The battery industry is at risk of falling into the trap of becoming too dependent on a single ingredient, and failure to diversify and address the issue now will hinder the energy transition in the long run, writes Michael Burz, CEO, founder and president of Enzinc.
A glance at any energy analyst’s predictions shows demand for batteries is strong and only getting stronger as the energy and transportation industries embrace decarbonisation. And while the industry may feel well established to those who have been working in it for the past decade, it’s still relatively early days when it comes to influencing the mix of batteries deployed.
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The battery industry can derisk this coming wave of demand by ensuring that it meets the needs with a diversity of technologies.
Risk of battery chemistry concentration
The energy storage industry only needs to look as far as the solar industry to see why it’s unwise to tie a fast-growing industry to a single input or region. More than half of the key ingredient for solar panels, polysilicon, comes from one province of China.
Not only has it meant that the country producing it, China, is getting first dibs on the volume produced, but also it opened the rest of the industry to political risk as evidence of human rights abuses in China’s Xinjiang Province mount and supply chain risk as trade tensions wax and wane.
Even in established industries, lack of diversification harms markets. The recent disruption to global fossil fuel markets has reminded governments and consumers alike of the power wielded by OPEC members, which control 60% of all petroleum exports. It’s a lesson gasoline-powered car drivers have revisited many times since the 1970s oil shortages.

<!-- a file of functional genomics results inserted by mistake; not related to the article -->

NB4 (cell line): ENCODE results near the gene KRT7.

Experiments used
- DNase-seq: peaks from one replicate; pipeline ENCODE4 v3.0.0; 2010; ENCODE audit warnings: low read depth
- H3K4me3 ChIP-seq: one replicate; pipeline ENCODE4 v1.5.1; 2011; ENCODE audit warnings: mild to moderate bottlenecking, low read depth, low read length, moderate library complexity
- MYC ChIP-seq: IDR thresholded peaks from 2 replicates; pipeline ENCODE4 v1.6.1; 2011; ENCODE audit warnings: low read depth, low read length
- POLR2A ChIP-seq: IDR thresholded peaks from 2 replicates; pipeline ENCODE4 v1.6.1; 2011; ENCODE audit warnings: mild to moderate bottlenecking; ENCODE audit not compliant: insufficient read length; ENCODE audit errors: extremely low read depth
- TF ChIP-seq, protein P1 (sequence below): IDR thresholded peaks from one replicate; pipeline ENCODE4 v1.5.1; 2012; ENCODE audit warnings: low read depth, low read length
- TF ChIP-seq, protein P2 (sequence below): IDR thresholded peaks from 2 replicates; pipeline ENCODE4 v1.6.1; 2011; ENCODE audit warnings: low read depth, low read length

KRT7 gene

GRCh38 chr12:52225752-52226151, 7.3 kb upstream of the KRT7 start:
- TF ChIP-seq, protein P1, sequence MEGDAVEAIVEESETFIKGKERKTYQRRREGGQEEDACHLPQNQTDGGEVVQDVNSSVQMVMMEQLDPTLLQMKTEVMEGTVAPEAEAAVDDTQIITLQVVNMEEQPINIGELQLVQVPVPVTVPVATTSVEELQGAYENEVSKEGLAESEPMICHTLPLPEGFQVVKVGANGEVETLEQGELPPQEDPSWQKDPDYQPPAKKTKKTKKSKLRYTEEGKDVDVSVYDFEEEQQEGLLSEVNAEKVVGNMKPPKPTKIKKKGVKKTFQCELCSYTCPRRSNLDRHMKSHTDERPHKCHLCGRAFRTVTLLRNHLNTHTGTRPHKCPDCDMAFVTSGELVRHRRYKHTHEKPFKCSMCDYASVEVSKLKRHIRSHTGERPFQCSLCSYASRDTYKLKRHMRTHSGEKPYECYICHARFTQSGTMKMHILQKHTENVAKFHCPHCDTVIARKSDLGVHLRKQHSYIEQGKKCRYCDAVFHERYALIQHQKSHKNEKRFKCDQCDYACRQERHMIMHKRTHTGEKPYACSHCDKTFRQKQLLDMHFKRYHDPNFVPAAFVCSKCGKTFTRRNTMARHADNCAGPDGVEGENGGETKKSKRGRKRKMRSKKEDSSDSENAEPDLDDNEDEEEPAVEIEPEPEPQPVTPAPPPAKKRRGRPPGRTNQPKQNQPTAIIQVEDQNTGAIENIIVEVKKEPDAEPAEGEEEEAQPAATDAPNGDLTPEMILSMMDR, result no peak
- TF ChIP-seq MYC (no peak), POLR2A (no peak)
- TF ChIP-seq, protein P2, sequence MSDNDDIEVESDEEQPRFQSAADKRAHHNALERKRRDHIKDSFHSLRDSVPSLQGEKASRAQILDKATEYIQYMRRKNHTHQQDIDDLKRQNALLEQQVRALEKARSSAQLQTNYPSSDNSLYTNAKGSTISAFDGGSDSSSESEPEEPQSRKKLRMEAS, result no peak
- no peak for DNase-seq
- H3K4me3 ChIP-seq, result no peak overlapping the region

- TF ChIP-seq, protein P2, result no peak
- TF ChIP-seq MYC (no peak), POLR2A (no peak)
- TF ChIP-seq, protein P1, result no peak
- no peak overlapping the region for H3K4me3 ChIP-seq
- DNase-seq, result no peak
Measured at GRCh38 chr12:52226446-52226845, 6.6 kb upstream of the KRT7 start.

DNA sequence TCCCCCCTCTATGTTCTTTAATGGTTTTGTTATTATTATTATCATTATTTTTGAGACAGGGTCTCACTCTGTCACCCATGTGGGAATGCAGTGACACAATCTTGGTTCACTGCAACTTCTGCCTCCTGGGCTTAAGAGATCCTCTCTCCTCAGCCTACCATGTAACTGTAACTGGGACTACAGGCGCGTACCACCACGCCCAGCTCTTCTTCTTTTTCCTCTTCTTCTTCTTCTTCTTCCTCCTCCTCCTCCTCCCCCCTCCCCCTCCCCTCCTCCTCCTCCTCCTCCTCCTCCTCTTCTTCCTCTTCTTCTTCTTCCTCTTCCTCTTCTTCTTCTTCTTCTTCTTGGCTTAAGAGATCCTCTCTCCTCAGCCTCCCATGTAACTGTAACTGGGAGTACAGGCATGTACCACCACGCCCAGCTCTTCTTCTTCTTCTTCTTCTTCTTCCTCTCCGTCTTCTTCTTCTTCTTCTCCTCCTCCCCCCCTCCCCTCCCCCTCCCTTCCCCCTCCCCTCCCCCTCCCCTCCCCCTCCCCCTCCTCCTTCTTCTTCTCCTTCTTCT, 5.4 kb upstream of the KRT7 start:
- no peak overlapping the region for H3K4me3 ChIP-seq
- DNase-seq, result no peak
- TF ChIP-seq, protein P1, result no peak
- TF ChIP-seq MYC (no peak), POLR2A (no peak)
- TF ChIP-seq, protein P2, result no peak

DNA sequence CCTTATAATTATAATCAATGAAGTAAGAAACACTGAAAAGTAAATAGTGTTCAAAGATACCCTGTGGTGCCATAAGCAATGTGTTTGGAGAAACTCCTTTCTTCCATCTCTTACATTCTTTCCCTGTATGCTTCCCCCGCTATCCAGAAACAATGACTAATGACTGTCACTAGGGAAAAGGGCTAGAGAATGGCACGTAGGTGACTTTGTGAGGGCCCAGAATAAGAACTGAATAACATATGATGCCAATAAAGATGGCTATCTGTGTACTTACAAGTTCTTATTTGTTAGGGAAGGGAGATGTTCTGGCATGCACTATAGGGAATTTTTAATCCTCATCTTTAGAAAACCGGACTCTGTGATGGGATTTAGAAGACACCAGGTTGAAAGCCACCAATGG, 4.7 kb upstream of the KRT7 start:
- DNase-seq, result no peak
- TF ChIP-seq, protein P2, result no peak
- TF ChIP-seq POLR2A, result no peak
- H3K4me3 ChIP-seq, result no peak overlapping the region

Today, lithium-based batteries dominate the emerging energy storage markets, from EVs to home energy storage, to utility-scale batteries.
While the industry’s nascent, it doesn’t seem problematic. However, as the industry matures, today’s concentration will seem shortsighted. Why? Because the rapidly rising demand for batteries means growth may be stymied by a lack of supply of lithium globally if we don’t diversify now.
Building a bottleneck in plain sight
In its recent “Electric Vehicle Outlook 2022” executive summary, BloombergNEF estimated the total demand for lithium in 2030 will be up 259% from current demand. But growth of mining is lagging the growth of processing equipment. “Companies have invested in the chemical convertors that produce carbonate and hydroxide, while ignoring upstream raw material extraction. This has led to a squeeze in the upstream market driving lithium prices up over the last 18 months.” There are, of course, plans to ramp up lithium supply.
Today, the world’s largest lithium reserves are in Bolivia, Argentina, Chile and Australia, with Australia leading production. There are plans to build the extraction industry in a number of countries, including the United States where a billion-dollar plant is expected to come online in 2024. When it comes to developing new supply, however, there’s been a history of delays and changed plans, with past plants shelved when lithium prices dipped.
Matching battery chemistry to its highest and best use
All batteries are not created equal. They vary not only by energy density of the underlying chemistry, but by what’s added to them. Most of what’s added is to deal with a problem.
For example, flow batteries add mechanical systems to deal with degradation of the materials over time.
Similarly, lithium batteries add protective armor and active thermal management systems to counter the inherent fire danger of the chemistry. Those added systems add weight, cost, and complexity. They force us to compare battery systems, not just cells, when we look at performance.
Different use cases have different requirements. There are only a few use cases where the superior energy density of lithium is worth the weight of the additional armor and thermal management systems.